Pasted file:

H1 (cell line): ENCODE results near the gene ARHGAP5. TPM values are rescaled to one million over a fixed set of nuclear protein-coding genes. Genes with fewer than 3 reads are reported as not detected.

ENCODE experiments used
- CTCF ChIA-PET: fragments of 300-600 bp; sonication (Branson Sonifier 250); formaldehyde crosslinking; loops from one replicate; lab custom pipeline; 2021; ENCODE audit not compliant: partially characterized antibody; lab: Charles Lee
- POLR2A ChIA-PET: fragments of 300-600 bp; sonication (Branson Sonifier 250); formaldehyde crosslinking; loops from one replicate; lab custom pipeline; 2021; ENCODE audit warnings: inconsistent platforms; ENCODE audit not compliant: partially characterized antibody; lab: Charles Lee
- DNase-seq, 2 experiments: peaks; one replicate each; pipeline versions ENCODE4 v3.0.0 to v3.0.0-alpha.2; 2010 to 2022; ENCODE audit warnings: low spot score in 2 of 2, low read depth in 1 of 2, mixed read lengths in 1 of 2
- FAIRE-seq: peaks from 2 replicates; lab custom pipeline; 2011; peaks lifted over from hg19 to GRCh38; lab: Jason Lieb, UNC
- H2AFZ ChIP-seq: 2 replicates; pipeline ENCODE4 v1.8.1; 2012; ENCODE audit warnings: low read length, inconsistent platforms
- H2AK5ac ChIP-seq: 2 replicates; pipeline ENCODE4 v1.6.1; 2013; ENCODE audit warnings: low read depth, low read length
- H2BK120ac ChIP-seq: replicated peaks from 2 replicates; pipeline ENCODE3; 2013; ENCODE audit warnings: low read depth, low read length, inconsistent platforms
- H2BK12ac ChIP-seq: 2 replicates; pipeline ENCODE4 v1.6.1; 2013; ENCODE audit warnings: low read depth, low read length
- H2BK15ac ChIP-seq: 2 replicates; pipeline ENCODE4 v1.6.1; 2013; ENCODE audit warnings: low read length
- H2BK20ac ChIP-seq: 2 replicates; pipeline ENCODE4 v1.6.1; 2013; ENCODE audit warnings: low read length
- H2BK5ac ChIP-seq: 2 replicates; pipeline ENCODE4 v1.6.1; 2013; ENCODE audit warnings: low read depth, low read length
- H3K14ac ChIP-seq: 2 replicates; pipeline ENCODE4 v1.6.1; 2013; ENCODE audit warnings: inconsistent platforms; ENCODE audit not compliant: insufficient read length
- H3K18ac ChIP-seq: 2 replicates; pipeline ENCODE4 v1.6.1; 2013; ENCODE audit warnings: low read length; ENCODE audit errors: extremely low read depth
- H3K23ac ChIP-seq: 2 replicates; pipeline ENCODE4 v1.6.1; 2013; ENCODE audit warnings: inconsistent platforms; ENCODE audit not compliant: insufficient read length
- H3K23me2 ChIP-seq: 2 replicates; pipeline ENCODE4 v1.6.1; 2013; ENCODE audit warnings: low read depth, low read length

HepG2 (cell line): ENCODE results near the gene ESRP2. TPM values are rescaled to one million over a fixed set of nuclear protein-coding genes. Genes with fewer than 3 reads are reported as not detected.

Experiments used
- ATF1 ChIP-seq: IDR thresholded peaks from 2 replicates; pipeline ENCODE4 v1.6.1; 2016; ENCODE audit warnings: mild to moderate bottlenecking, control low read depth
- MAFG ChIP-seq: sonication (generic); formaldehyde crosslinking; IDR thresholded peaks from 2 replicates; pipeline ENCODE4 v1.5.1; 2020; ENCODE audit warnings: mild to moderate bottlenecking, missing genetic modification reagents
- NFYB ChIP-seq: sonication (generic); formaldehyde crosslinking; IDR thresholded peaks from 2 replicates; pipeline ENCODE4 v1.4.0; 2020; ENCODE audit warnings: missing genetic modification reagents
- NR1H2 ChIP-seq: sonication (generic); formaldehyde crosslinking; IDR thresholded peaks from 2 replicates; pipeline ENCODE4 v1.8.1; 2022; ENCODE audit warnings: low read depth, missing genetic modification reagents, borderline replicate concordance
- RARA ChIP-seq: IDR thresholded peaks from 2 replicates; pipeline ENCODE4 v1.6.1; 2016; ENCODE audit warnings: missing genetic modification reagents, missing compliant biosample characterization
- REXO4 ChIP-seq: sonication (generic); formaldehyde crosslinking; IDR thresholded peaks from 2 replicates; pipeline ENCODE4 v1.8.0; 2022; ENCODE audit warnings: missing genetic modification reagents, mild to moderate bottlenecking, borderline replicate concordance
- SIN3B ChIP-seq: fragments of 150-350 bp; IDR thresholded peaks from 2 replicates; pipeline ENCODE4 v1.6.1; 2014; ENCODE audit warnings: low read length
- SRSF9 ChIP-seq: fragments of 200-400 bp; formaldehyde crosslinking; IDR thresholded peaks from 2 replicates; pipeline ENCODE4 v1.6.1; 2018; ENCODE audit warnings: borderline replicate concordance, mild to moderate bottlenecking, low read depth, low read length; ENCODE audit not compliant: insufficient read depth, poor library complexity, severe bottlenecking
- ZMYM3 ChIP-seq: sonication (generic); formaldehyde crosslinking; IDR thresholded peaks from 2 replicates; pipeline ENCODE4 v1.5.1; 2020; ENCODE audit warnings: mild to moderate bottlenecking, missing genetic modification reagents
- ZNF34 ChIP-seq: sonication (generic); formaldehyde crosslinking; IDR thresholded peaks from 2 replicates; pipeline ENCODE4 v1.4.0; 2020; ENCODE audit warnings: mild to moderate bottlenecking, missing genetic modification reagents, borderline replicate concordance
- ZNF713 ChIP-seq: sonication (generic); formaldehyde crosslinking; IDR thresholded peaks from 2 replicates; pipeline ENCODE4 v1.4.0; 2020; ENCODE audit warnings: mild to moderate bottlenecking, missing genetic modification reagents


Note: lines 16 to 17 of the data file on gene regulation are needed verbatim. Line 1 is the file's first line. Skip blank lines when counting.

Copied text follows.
- H3K23ac ChIP-seq: 2 replicates; pipeline ENCODE4 v1.6.1; 2013; ENCODE audit warnings: inconsistent platforms; ENCODE audit not compliant: insufficient read length
- H3K23me2 ChIP-seq: 2 replicates; pipeline ENCODE4 v1.6.1; 2013; ENCODE audit warnings: low read depth, low read length